How different cultures start the New Year with culinary hopes
Time Out Abu Dhabi staff
Want health, wealth or something else in the New Year? Across the globe, when the clock strikes midnight on December 31 people will be eating different foods in order to prosper in 2014.
We spoke to some Abu Dhabi chefs to find out about what to eat this New Year’s Eve. Le Royal Méridien’s executive sous chef, Sudhanshu Nirmal and chef Iroshan Udithawijewardana; The Royal Orchid’s chef Karan Thapa and Bocca at The Hilton’s head chef, Giuseppe Mosti gave us the lowdown on what to munch on to bring us good fortune in the new year.
China – Fish The world for fish in Chinese sounds similar to a word for abundance. The symbol for fish is the same sound as that of abundance through the word yu, so Chinese people eat fish for luck. It is generally served whole, so with the head and tail to ensure a good year from start to finish.
Germany – Herring In Germany and parts of Scandinavia, herring is served to bring fortune. Chef Sudhanshu says ‘Herring is served with shiny silver skin symbolising coins, and thus wealth, in the New Year.’
South America – Black-eyed peas South Americans eat black-eyed peas to welcome in the New Year and find some luck – these are considered particularly lucky because they have two concentric circles, which are representative of coming full circle and infinity.
Asia – Long noodles In many Asian cultures, long noodles signify longevity – the longer the noodle eaten, the better for the person doing the eating. Many cultures eat long noodles at New Year’s for this reason. In Japan people eat soba noodles, and it’s better they don’t break because this symbolises long life.
Italy – Lentils Chef Giuseppe says ‘According to a popular belief, it is considered auspicious to consume a plate of lentils on the first day of the year. This is due to the ancient custom of giving a scarsella (the typical bag to store coins and doubloons) filled with lentils at year-end. The hope was that each grain is transformed into a doubloon, making rich the lucky recipient of the gift. Their round shape is similar to that of coins, so lentils are eaten for wealth.’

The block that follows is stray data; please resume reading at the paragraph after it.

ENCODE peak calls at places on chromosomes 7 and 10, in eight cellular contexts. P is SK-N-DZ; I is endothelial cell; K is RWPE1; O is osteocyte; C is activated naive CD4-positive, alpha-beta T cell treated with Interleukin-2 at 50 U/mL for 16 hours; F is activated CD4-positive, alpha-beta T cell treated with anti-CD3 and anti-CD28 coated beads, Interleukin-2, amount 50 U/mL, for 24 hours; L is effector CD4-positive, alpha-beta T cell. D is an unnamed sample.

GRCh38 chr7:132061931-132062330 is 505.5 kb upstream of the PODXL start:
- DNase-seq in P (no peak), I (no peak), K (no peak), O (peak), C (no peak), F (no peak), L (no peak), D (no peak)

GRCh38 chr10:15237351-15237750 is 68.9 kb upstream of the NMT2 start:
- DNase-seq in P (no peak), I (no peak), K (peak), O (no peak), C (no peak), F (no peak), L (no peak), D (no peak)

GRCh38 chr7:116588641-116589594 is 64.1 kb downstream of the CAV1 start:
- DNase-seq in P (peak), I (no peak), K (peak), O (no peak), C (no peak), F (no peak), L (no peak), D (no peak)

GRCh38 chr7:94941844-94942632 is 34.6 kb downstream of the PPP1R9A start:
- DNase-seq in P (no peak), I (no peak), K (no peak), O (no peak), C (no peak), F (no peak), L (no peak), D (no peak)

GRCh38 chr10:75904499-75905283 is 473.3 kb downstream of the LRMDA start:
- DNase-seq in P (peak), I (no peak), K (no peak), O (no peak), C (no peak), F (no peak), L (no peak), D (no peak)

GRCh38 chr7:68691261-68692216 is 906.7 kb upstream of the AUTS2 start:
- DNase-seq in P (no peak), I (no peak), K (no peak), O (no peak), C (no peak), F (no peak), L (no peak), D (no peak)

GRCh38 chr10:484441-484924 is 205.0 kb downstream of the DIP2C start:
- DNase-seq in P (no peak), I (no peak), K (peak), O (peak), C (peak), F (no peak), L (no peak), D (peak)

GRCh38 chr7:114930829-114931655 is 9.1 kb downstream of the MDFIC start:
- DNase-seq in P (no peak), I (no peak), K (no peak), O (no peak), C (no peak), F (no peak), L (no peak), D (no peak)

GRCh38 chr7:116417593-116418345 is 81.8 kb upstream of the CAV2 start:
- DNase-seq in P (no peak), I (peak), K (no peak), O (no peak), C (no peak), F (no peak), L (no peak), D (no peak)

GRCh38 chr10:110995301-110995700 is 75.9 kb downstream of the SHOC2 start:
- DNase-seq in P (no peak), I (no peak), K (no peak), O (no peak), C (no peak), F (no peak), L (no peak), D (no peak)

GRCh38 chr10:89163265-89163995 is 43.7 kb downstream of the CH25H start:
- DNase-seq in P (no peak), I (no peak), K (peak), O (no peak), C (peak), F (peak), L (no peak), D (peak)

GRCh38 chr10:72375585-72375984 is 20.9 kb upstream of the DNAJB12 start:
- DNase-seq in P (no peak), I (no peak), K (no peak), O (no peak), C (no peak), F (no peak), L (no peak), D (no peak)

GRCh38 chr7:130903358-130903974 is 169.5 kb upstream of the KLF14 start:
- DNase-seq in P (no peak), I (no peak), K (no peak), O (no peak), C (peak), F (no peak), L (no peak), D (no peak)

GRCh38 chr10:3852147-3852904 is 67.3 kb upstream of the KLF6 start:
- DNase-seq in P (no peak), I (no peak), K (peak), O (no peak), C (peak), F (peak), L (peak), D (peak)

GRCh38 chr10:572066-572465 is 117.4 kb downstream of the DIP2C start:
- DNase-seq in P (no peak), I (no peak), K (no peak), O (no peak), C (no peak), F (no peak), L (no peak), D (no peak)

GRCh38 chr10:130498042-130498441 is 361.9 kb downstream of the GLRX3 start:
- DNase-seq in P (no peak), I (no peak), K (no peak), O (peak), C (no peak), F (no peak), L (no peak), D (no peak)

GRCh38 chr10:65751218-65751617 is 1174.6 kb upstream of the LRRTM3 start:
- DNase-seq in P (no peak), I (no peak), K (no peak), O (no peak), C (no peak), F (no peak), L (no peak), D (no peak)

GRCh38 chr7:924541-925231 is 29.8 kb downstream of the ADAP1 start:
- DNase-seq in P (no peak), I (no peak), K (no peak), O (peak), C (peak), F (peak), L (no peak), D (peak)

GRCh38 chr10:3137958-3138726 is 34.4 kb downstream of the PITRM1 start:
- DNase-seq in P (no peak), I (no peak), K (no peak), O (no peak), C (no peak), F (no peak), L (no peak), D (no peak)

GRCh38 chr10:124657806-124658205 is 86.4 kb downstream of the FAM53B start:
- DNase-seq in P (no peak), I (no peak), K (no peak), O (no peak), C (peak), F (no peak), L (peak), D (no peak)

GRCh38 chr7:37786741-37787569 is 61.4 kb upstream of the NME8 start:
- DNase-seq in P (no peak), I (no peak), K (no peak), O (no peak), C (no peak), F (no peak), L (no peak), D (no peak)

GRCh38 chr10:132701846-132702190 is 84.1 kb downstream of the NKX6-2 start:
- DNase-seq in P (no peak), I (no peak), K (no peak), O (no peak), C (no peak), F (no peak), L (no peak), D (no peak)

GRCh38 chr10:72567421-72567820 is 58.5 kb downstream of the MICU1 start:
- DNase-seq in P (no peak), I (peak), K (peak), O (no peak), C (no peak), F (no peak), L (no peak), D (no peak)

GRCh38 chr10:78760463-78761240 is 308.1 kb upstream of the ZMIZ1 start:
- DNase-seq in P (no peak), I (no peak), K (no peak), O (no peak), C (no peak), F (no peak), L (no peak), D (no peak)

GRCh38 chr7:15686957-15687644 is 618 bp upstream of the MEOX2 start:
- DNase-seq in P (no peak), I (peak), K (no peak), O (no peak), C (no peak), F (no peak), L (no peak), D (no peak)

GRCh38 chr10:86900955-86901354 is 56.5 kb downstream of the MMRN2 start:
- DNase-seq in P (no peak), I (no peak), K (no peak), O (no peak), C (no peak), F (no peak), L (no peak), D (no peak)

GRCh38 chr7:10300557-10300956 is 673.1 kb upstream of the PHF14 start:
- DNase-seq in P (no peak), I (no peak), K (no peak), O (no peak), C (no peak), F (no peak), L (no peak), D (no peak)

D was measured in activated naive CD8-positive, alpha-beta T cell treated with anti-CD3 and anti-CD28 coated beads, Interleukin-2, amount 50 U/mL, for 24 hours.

China – Sweets and meat Chef Karan says ‘We believe in lighting the house, eating roasted meat and making traditional Chinese sweets. This is for good fortune. ‘
Mexico and Spain – Grapes In Mexico and Spain, 12 grapes are eaten, one to symbolise each month. They say to watch out for a sour one, that month may not be as sweet as the others! Chef Sudhanshu says, ‘The logic here is that it is 12 rings for 12 months and every grape will make the months sweeter.’
Greece – Vasilopita (Cake with a coin) In various countries across the world, cakes have a coin baked into them. This is a little new year tradition where the person that gets the coin in their piece of cake will have luck for the oncoming year. Often instead of a coin, an almond or nut is the lucky symbol.
Norway and Sweden – Rice pudding Similar to the vasilopita, the rice pudding has an almond in it – the person who gets the serving with the almond in it is promised good fortune for the new year.
Philippines – Round fruits Chef Iroshan says ‘In the Philippines, at New Year, they eat 12 round fruits as anything round is considered as sign of prosperity. Each fruit symbolises one month.’ Le Royal Méridien Abu Dhabi, Tourist Club Area (02 674 2020); Royal Orchid Saalam Street, Tourist Club Area (02 677 9911); Hilton Abu Dhabi, Corniche Road (02 681 1900).